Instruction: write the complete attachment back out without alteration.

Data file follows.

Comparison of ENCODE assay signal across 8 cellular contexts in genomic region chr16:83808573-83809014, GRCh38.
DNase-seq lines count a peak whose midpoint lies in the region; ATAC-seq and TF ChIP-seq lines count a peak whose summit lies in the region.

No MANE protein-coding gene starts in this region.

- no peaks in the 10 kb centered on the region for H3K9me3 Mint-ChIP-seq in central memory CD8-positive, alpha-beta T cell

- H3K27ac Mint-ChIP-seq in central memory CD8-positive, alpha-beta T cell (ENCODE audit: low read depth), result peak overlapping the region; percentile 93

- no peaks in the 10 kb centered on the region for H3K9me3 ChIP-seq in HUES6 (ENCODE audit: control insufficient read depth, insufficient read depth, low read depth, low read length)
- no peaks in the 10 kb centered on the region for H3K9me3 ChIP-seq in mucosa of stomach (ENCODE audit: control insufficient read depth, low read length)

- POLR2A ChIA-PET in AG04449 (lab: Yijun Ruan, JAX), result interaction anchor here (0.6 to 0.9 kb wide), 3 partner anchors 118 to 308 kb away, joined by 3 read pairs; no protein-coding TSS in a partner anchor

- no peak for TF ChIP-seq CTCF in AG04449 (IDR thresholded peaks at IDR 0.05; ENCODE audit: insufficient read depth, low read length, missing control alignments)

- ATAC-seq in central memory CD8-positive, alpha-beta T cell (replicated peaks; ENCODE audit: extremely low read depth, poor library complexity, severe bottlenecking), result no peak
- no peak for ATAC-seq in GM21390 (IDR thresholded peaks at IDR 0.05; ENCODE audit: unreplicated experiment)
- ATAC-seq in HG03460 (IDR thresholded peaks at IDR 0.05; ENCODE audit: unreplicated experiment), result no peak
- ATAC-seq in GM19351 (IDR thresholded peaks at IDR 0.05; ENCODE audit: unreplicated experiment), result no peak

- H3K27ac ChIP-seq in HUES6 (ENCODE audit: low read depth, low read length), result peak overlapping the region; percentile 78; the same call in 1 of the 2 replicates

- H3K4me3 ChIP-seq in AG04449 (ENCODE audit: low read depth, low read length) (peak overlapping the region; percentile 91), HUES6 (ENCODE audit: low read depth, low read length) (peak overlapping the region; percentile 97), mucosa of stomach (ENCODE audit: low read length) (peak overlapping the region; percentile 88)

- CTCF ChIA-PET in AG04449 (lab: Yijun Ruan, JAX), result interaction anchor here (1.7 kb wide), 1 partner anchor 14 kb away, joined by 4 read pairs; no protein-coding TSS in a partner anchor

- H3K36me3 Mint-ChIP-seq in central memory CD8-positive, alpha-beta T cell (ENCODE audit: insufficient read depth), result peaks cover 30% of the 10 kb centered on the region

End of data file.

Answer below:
Comparison of ENCODE assay signal across 8 cellular contexts in genomic region chr16:83808573-83809014, GRCh38.
DNase-seq lines count a peak whose midpoint lies in the region; ATAC-seq and TF ChIP-seq lines count a peak whose summit lies in the region.

No MANE protein-coding gene starts in this region.

- no peaks in the 10 kb centered on the region for H3K9me3 Mint-ChIP-seq in central memory CD8-positive, alpha-beta T cell

- H3K27ac Mint-ChIP-seq in central memory CD8-positive, alpha-beta T cell (ENCODE audit: low read depth), result peak overlapping the region; percentile 93

- no peaks in the 10 kb centered on the region for H3K9me3 ChIP-seq in HUES6 (ENCODE audit: control insufficient read depth, insufficient read depth, low read depth, low read length)
- no peaks in the 10 kb centered on the region for H3K9me3 ChIP-seq in mucosa of stomach (ENCODE audit: control insufficient read depth, low read length)

- POLR2A ChIA-PET in AG04449 (lab: Yijun Ruan, JAX), result interaction anchor here (0.6 to 0.9 kb wide), 3 partner anchors 118 to 308 kb away, joined by 3 read pairs; no protein-coding TSS in a partner anchor

- no peak for TF ChIP-seq CTCF in AG04449 (IDR thresholded peaks at IDR 0.05; ENCODE audit: insufficient read depth, low read length, missing control alignments)

- ATAC-seq in central memory CD8-positive, alpha-beta T cell (replicated peaks; ENCODE audit: extremely low read depth, poor library complexity, severe bottlenecking), result no peak
- no peak for ATAC-seq in GM21390 (IDR thresholded peaks at IDR 0.05; ENCODE audit: unreplicated experiment)
- ATAC-seq in HG03460 (IDR thresholded peaks at IDR 0.05; ENCODE audit: unreplicated experiment), result no peak
- ATAC-seq in GM19351 (IDR thresholded peaks at IDR 0.05; ENCODE audit: unreplicated experiment), result no peak

- H3K27ac ChIP-seq in HUES6 (ENCODE audit: low read depth, low read length), result peak overlapping the region; percentile 78; the same call in 1 of the 2 replicates

- H3K4me3 ChIP-seq in AG04449 (ENCODE audit: low read depth, low read length) (peak overlapping the region; percentile 91), HUES6 (ENCODE audit: low read depth, low read length) (peak overlapping the region; percentile 97), mucosa of stomach (ENCODE audit: low read length) (peak overlapping the region; percentile 88)

- CTCF ChIA-PET in AG04449 (lab: Yijun Ruan, JAX), result interaction anchor here (1.7 kb wide), 1 partner anchor 14 kb away, joined by 4 read pairs; no protein-coding TSS in a partner anchor

- H3K36me3 Mint-ChIP-seq in central memory CD8-positive, alpha-beta T cell (ENCODE audit: insufficient read depth), result peaks cover 30% of the 10 kb centered on the region